Alex Ely: ‘Architecture is so central to our culture - it’s a pity it doesn’t seem to gain the traction it deserves’


The founder of the Stirling Prize-winning Mae Architects shares his influences and inspirations with Ben Flatman and concludes that his profession still has much to offer

Few contemporary British architects have managed to mix critical acclaim with wide-ranging impact on the built environment as effectively as Alex Ely. Mae, the practice that he founded in 2001, is recognised as an industry leader in housing, having not only designed numerous projects, but also written the hugely influential London Housing Design Guide 2010 for the Mayor of London.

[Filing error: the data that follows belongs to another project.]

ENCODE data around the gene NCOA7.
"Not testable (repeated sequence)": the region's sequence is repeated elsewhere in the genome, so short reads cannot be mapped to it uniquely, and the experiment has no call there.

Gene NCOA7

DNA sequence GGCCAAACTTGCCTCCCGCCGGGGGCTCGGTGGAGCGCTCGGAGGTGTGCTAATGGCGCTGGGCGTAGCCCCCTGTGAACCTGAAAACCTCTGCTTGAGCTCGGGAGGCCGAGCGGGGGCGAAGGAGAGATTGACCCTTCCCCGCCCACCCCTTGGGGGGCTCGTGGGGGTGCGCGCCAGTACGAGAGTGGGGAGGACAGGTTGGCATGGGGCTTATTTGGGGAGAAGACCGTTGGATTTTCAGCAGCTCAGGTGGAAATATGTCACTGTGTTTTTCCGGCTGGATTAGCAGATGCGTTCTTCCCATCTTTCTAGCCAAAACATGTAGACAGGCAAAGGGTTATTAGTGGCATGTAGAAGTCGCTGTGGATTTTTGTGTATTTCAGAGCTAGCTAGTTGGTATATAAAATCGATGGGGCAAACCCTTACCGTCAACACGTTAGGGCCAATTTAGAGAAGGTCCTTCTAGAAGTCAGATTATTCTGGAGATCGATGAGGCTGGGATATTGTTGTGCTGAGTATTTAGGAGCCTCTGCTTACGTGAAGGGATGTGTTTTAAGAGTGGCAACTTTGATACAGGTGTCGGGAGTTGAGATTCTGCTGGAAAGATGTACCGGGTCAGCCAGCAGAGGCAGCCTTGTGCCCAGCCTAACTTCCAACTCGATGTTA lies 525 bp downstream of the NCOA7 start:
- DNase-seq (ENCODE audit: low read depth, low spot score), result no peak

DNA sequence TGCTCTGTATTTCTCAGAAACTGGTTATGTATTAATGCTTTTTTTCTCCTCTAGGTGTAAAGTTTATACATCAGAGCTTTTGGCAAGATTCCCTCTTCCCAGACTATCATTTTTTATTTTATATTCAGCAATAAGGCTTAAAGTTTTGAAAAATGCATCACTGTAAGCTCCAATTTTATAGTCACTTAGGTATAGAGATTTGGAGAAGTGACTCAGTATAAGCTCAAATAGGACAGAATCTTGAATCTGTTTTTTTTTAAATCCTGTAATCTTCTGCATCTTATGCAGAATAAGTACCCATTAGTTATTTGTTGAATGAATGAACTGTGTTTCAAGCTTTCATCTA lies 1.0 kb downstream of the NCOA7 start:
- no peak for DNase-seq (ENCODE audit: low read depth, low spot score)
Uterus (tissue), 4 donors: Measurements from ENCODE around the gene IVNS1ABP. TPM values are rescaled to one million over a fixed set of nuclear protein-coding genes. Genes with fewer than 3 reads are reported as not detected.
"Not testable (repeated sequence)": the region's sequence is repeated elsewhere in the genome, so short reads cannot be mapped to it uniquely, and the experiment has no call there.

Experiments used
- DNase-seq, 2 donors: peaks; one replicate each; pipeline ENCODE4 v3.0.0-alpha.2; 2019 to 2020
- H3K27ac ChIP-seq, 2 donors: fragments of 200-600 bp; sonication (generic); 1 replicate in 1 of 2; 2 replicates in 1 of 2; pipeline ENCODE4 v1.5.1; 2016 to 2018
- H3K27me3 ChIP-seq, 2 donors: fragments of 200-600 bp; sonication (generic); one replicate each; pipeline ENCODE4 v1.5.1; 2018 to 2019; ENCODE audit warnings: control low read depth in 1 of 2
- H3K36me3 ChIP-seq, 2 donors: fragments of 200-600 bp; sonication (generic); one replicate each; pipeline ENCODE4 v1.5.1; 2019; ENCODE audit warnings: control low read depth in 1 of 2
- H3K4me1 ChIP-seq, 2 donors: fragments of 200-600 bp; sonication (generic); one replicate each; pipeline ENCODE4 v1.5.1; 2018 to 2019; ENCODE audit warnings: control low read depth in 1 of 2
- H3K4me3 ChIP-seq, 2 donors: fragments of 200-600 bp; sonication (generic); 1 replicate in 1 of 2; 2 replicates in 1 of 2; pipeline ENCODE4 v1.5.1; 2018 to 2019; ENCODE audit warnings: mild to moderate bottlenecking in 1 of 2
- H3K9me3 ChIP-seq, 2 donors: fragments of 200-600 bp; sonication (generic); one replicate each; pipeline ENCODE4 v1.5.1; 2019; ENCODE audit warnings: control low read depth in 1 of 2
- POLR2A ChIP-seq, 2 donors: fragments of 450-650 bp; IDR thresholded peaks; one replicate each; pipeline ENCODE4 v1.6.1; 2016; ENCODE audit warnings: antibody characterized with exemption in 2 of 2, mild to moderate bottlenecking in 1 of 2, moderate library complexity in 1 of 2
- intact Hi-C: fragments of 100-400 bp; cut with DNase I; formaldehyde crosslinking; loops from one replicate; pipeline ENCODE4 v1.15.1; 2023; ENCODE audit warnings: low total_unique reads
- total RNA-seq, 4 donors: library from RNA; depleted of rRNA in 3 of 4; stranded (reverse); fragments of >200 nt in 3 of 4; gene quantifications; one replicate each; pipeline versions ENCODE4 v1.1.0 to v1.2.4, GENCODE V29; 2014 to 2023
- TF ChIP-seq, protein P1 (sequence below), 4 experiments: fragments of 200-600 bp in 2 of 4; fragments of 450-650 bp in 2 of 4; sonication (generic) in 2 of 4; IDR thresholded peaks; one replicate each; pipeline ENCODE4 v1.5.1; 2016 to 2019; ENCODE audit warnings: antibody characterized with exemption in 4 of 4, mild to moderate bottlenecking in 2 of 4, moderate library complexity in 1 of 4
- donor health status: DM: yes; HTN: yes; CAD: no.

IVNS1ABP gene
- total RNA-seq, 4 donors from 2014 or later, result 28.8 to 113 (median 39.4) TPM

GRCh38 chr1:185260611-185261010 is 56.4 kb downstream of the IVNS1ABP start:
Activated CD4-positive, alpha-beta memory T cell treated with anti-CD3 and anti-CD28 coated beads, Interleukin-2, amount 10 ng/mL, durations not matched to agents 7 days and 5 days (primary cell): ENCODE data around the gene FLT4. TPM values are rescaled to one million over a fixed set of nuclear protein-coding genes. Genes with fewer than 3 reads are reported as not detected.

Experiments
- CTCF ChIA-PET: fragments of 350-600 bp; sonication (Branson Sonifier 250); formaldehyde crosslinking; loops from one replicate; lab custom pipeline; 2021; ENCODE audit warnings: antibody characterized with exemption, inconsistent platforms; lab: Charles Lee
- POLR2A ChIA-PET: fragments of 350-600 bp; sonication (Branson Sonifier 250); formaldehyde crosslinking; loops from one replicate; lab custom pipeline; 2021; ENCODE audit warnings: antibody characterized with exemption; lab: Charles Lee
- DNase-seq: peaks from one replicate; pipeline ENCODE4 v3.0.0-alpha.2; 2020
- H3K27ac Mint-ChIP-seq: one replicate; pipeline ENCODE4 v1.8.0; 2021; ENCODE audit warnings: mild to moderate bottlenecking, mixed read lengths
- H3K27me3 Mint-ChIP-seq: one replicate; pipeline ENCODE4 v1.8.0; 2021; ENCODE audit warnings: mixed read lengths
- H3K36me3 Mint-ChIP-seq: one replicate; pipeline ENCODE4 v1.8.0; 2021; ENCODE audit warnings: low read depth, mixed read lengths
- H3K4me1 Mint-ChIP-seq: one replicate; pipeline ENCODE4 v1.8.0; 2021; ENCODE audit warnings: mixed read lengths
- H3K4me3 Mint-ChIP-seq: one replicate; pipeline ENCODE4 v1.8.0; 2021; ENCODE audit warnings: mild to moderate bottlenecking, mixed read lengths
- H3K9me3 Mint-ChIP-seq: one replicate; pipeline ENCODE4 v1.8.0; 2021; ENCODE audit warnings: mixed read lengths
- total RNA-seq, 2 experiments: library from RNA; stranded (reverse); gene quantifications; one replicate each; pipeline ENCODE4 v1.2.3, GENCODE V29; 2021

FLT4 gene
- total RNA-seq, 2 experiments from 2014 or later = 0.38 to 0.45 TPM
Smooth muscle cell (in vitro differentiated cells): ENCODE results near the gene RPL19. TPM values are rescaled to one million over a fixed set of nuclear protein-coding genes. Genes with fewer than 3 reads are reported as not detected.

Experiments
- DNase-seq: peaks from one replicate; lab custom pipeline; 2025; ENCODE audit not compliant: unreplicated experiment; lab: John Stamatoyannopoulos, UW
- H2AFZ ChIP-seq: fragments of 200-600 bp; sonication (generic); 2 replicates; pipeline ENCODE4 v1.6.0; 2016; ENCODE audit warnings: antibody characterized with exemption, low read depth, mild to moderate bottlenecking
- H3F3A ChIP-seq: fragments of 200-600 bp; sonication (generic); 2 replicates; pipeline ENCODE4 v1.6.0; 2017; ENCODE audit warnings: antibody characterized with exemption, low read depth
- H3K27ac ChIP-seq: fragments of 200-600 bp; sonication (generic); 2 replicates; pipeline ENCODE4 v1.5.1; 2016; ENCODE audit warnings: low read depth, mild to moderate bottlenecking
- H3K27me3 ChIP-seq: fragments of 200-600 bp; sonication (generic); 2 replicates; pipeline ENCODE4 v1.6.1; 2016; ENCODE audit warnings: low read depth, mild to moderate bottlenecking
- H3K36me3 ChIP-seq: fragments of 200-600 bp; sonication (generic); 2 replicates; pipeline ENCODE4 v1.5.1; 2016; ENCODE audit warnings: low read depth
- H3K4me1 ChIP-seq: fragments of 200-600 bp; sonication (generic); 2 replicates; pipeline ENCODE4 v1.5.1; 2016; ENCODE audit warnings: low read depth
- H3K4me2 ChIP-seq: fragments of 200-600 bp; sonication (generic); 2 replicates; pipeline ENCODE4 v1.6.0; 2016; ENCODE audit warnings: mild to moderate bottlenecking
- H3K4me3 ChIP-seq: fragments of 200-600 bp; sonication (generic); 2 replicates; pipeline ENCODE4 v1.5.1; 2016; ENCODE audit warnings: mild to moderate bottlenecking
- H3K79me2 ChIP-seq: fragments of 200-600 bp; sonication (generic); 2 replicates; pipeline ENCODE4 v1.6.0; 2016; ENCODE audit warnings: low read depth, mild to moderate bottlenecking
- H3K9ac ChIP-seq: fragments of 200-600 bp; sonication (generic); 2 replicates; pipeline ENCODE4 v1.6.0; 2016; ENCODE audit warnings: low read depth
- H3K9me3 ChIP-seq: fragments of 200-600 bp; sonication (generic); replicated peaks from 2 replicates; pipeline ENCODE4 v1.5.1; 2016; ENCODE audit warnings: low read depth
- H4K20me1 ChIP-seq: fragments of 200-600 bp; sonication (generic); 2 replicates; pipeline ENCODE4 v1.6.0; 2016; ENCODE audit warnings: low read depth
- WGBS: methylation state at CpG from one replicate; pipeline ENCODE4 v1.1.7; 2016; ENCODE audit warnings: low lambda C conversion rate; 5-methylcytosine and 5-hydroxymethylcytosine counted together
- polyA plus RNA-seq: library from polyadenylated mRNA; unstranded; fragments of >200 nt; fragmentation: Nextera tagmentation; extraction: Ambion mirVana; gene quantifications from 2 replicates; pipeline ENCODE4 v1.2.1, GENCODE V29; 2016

And, last November, his practice’s widely praised John Morden Centre won RIBA’s Stirling Prize for best new UK building, confirming Ely’s status as one of the leading British practitioners of his generation.

BD recently caught up with Ely in Marylebone, in the heart of the Church Street Masterplan area. It is a part of London with which he has been closely involved for more than a decade and where Mae has just completed Daventry House, a sector-leading community supported-living scheme for Westminster City Council, consisting of 60 flats for those in later life.

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